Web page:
It is fairly trivial to avoid copyright infringement, especially for software. Patents are to protect ones area of development from competitors, or to establish a defensive portfolio if you are sued by a competitor, or to establish a cross licensing portfolio to make competitors share their patents, or to generate licensing revenue.

The idea that patents have been abandoned for software are pretty ridiculous. Indeed they have been growing at an enourmous rate and quite likely outnumber all other patent applications combined.

LetterRip

LetterRip
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Post by LetterRip » Wed Oct 05, 2005 3:41 am


joeri
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Post by joeri » Wed Oct 05, 2005 10:19 am

strange question.
" Are these 3DS exporters legal to use in a commercial setting? "

You can sell these exporters under the GNU license.
You can get paid using these exporters, creating something into a patented data structure is not illegal to the one creating it, it might be to the one offering the possibility to do so. For example, gif was a patented data structure, making a gif was not illegal, making software that can create a gif without paying for the license was.

"Would people who used those exporters be violating an autodesk or discreet licence Question"
All in all you are better of not knowing; is the coffee you drink at starbucks made with legal work or are there slaves involved? And even if there are slaves involved, thus this make you do something illegal drinking that coffee? There are no law cases (yet) showing the outcome of this question.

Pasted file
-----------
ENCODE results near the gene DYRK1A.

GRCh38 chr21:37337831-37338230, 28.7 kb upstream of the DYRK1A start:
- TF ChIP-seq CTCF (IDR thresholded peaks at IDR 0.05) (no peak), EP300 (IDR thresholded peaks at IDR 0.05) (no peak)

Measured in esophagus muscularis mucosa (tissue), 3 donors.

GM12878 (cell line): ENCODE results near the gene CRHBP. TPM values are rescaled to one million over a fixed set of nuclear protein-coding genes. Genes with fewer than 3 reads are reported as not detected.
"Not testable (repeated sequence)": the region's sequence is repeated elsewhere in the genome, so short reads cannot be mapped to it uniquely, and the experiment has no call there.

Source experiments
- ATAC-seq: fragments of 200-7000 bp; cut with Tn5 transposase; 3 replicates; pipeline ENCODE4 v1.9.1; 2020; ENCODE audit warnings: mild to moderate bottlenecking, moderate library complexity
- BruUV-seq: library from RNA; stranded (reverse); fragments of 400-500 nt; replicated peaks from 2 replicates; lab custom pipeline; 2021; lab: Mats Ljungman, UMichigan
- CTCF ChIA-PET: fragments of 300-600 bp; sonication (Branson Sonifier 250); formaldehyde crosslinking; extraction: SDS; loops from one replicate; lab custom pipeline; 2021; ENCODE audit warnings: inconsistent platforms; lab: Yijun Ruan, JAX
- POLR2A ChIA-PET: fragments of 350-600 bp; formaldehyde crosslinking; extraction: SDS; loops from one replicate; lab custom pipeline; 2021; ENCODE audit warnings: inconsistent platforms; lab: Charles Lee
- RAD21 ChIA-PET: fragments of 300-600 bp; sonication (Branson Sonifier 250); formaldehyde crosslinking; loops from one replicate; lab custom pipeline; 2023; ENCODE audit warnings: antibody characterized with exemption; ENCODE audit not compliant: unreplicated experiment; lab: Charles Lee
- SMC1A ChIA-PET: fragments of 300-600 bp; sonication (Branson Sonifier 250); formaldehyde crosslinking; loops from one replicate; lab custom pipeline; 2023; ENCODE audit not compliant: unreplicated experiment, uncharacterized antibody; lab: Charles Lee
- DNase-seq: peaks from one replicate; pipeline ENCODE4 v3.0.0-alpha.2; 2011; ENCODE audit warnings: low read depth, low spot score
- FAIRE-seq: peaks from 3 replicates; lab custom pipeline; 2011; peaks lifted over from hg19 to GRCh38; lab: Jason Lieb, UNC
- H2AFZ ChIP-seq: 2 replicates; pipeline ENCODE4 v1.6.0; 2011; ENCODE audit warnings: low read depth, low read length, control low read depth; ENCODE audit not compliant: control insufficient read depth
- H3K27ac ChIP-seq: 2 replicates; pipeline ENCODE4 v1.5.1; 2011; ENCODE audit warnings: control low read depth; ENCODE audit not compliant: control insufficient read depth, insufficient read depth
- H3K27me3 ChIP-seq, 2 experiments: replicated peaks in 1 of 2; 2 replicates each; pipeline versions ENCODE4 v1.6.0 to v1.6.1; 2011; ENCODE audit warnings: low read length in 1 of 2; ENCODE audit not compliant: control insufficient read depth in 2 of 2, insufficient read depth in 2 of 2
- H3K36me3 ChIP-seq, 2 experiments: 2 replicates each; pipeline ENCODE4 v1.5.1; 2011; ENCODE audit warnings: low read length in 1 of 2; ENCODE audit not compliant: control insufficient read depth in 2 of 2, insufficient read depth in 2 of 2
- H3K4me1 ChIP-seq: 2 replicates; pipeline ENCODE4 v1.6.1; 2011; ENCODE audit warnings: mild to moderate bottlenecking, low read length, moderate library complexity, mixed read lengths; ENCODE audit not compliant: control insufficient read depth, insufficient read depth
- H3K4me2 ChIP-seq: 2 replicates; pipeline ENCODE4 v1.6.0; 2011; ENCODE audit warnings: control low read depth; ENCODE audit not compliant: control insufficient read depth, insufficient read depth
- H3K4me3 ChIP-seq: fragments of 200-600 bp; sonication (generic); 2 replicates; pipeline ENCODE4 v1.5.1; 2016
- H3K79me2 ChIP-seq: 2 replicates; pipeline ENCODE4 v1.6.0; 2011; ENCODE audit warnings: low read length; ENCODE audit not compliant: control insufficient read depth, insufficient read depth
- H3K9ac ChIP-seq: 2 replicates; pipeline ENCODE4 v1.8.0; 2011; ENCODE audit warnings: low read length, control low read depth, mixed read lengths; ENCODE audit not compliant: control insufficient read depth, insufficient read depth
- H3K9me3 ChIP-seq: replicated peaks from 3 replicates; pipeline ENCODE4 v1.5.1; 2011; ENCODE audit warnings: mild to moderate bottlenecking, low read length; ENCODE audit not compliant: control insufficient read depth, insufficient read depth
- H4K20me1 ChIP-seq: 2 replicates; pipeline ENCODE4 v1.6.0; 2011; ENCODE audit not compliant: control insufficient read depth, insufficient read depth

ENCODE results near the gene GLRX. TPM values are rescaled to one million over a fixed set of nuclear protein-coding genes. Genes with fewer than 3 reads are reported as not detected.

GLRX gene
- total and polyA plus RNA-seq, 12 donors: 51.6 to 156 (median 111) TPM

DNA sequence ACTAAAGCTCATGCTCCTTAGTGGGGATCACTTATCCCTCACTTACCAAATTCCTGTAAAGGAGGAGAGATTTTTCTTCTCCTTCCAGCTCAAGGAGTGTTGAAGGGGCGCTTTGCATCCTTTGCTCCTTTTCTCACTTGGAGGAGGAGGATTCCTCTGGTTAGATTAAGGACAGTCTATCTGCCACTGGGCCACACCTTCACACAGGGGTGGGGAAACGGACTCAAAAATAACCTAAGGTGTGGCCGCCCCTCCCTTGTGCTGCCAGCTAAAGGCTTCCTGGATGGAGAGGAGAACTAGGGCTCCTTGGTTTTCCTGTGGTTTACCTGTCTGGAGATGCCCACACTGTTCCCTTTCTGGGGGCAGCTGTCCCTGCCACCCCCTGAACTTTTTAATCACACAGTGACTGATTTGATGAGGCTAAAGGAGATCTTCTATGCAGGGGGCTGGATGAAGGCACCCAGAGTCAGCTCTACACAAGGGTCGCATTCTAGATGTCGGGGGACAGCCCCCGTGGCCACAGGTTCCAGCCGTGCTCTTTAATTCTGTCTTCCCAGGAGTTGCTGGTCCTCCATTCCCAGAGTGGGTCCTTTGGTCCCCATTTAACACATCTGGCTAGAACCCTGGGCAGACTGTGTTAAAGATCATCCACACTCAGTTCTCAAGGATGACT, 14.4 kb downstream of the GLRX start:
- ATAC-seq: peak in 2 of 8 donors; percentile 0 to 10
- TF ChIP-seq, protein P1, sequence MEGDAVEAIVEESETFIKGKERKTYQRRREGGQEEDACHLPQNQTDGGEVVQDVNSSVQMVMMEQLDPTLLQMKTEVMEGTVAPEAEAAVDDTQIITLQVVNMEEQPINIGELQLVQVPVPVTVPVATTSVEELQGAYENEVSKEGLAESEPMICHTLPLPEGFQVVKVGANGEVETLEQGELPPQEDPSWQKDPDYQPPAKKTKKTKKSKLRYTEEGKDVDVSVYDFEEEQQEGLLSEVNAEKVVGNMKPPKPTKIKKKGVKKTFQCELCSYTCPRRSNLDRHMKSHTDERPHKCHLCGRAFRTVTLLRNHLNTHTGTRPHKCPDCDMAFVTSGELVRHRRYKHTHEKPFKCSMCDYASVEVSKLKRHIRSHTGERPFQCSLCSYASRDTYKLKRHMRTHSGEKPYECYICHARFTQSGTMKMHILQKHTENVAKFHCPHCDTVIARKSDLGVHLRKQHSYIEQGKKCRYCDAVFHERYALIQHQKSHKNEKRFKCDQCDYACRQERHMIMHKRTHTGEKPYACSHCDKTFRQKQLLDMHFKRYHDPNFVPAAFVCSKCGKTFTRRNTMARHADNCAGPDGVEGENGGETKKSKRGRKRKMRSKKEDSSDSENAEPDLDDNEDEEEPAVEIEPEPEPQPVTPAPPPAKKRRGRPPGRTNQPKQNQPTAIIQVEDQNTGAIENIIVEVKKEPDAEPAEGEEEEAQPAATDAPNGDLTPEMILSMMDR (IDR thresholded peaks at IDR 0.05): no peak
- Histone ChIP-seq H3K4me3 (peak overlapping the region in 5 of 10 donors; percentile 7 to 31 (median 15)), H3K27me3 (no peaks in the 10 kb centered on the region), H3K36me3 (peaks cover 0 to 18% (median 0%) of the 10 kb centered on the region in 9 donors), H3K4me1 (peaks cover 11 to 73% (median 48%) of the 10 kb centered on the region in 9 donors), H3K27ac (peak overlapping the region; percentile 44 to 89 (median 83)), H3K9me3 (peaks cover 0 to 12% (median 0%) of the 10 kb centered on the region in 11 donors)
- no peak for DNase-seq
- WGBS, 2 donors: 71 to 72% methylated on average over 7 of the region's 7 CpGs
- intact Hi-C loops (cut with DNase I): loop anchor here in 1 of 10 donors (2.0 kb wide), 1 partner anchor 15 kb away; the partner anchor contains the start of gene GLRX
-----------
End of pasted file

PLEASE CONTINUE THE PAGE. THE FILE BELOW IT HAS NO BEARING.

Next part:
That was from the hip.

There is no understanding between the blender foundation and autodesk, but the export scripts are distributed by the bf but not owned by the bf. And as far as I know there is no understanding (deal) between the script writers and autodesk. Information on the file format is got truw books and reversed enginering. Although the US do their best to make that illegal, it still is not, at least not in europe.

fligh
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Post by fligh » Wed Oct 05, 2005 6:38 pm

My importer/exporter is both copyrighted and patented in Somalia.

Seriously though, what scares me even more than the fact that I may be breaking some obscure law by using a piece of code, is the fact that there are people out there who believe that these companies have some inalienable right to prevent 2 users of different software from sharing. That being so, despite the fact that the software has been legally paid for!
The question is, "do you want to be a serf, a peon, a slave of industry, or have you just allowed them to brainwash you?".